Punctuate this!

Yay! Today is National Punctuation Day. And if you know me at all you know that this is a day I love to celebrate.

So here’s to the proper use of those amazing little marks and their ever-important jobs of clarifying meaning by indicating the separation of words into sentences, clauses, and phrases.

WooHoo!

Apostrophe: Predominately used to indicate the omission of one or more letters (contraction) or for the marking of possessives.

Brackets and parenthesis: Used as matched sets to set apart or interject other or supplementary text.

Colon: As a general rule, a colon informs the reader that the following proves, explains, or simply provides elements of what is referred to before.

Comma: Used to indicate a separation of ideas or of elements within the structure of a sentence.
(And let us not forget the awesomeness of the Oxford comma!)

Dash: (of which there are two primary types: en dash and em dash; not to be confused with a hyphen)
En dash: Used to show a range of values, relationships and connections, compound adjectives, and to relate parenthetical expressions.
Em dash: Often used for the demarcation of parenthetical thoughts or similar interpolation but also used to indicate an unfinished sentence when a quoted speaker is interrupted.

Ellipsis: Usually indicates an intentional omission of a word in original text but can also be used to indicate a pause in speech or an unfinished thought.

Exclamation mark: Generally used after an interjection or exclamation to indicate strong feelings or high volume, and often marks the end of a sentence.

Hyphen: Used to join words or to separate the syllables in a single word.

Kissend*: A common way to sign off on a message (hand-written or electronic) in the UK – though without the same lovey-dovey connotation it would carry in the USA. x

Period (full stop): Used as the concluding punctuation to most sentences but can also be used to mark initialisms or abbreviations.

Question mark: A mark most often found at the end of a sentence or phrase to indicate a direct question.

Quotation marks: Used primarily to mark the beginning and end of a passage attributed to another and repeated word for word.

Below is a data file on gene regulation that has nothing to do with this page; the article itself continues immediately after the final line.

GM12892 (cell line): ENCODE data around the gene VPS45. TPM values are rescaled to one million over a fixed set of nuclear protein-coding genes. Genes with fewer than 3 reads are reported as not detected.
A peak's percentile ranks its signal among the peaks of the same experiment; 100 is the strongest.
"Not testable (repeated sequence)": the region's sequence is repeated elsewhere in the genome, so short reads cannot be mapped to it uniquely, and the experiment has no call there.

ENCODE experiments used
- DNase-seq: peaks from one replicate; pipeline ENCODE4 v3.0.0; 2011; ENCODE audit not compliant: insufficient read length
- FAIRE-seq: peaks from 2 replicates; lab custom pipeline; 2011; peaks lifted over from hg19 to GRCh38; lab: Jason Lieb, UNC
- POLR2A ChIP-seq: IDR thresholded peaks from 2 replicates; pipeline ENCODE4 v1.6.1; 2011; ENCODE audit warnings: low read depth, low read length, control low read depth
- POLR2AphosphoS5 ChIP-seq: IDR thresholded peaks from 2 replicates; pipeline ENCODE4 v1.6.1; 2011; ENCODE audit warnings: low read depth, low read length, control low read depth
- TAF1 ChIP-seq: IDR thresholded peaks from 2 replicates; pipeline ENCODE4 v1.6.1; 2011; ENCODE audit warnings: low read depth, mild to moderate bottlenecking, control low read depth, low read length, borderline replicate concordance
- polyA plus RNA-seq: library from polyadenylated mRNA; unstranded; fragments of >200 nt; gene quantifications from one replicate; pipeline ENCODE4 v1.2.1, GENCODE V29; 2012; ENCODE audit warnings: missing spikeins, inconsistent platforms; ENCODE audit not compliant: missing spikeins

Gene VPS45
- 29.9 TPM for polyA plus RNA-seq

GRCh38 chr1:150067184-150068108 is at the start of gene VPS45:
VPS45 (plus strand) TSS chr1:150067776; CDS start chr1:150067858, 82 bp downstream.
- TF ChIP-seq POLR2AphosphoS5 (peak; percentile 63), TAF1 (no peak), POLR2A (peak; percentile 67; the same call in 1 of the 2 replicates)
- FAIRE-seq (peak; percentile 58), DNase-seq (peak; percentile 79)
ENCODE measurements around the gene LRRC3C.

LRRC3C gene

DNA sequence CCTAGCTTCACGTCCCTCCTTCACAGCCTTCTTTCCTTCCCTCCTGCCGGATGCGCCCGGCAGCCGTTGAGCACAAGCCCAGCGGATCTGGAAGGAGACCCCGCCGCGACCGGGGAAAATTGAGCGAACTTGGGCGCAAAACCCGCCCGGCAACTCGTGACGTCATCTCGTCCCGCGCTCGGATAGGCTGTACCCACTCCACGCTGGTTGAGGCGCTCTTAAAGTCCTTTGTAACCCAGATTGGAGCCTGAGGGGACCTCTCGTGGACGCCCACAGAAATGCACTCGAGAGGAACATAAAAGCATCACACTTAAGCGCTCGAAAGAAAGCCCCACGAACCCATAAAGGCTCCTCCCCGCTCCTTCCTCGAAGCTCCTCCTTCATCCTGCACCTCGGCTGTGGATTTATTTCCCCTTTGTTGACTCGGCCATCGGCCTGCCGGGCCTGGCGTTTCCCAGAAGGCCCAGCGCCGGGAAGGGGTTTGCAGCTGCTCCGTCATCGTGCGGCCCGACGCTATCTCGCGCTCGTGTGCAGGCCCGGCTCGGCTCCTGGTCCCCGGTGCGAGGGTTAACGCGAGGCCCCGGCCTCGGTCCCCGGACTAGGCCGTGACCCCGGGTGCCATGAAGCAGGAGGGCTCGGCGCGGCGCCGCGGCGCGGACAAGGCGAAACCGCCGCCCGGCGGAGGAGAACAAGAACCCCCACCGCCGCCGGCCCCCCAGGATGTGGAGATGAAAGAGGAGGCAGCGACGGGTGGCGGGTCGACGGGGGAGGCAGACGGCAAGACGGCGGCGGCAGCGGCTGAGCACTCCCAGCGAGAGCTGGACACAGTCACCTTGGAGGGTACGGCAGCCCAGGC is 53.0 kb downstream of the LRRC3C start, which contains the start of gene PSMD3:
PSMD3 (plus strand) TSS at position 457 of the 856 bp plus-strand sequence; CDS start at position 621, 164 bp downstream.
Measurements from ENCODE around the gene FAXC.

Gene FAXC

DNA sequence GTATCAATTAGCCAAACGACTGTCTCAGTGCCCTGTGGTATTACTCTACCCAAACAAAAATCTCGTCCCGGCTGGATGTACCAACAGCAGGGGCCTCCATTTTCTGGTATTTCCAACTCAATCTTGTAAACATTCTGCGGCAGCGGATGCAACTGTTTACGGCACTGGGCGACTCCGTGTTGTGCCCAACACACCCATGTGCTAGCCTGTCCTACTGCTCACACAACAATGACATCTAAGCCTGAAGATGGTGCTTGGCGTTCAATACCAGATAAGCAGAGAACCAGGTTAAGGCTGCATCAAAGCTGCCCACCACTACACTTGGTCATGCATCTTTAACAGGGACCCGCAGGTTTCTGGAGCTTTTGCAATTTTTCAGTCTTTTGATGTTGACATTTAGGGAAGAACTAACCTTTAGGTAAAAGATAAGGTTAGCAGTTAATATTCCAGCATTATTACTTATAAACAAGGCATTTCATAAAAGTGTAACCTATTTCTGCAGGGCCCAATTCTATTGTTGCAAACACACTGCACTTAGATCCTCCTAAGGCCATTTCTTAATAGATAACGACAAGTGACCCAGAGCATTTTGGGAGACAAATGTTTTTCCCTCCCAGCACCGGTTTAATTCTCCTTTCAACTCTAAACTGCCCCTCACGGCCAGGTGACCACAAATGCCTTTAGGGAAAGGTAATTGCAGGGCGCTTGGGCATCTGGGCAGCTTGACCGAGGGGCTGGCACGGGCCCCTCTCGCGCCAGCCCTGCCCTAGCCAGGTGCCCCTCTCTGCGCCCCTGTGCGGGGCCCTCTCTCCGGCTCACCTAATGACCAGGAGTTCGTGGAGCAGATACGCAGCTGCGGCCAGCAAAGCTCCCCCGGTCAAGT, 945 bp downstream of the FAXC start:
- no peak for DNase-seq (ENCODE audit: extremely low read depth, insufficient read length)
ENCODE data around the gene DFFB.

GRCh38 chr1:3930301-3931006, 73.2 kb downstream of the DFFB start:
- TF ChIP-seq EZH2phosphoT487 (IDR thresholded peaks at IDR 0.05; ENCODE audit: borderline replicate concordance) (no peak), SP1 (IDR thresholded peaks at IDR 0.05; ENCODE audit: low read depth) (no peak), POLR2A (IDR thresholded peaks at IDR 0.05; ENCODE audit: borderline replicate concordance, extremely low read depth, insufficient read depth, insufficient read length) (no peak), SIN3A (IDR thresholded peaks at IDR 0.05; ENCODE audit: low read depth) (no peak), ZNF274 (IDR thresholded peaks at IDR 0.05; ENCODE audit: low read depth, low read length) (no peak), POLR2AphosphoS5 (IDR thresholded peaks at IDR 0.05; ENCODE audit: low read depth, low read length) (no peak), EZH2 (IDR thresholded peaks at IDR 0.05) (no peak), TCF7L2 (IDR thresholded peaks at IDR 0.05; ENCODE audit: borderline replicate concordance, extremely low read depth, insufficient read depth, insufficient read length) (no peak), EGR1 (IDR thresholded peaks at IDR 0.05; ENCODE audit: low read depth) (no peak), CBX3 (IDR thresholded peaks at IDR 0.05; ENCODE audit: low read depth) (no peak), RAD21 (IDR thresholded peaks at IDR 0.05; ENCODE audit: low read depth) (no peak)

Semicolon: Used to connect independent clauses and indicating a closer relationship between the clauses than a period.

* OK, I made up the name for that bit of punctuation, but it’s a punctuation mark that I like and I decided that it needed a name so there you have it: A kissend. x

7 thoughts on “Punctuate this!

  1. I love to use ellipsis! But, I’m sure I misuse them all the time! I just think they make really good commas, which I think are also used incorrectly much of the time. By the way, what is the plural form of ellipsis and what would you call multiple exclamation points or question marks? (hyper ellipsis or wondering ellipsis?) XD

    • So glad you asked, because there is a plural form of ellipsis and it’s ellipses. (Yay!)

      I think that the plural of exclamation/question mark is as simple as adding an ‘s’ to the end. However, I think that there are very few instances where more than one should be used. IMAO (in my awesome opinion)

      x

  2. currently wading thru “Eats, Shoots and Leaves” on her handheld reader …….. what a lot i didn’t know (or use)

    yes, i do write in lower case online (a leftover from single-handed typing days of holding the napping baby while typing)

    • I love that book!

      Another good one is “Grammar Snobs are Great Big Meanies” by June Casagrande. She talks about how language is an evolving art form and is really more theoretical than anything else.

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